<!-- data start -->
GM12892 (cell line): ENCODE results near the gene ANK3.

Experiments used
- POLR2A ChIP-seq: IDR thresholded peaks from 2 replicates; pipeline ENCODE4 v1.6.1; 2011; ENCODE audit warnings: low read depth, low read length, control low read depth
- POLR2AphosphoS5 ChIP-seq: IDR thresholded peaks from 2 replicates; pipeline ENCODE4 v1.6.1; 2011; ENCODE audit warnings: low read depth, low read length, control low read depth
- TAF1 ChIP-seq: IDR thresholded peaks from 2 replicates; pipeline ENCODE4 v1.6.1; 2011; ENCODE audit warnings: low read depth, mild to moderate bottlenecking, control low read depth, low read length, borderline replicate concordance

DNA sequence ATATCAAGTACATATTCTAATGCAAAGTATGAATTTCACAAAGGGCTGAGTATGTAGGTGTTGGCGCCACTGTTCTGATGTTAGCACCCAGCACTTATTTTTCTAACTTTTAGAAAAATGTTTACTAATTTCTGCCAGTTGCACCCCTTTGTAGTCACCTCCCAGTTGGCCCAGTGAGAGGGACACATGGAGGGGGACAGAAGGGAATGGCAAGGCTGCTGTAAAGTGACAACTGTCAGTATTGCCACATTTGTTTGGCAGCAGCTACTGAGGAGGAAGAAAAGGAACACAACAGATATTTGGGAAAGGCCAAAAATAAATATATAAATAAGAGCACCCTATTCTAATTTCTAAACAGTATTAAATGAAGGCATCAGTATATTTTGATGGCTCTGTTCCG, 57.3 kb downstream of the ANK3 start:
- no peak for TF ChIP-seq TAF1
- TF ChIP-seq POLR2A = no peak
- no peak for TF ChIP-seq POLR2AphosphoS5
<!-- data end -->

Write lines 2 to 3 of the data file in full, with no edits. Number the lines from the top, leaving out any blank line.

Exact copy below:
Experiments used
- POLR2A ChIP-seq: IDR thresholded peaks from 2 replicates; pipeline ENCODE4 v1.6.1; 2011; ENCODE audit warnings: low read depth, low read length, control low read depth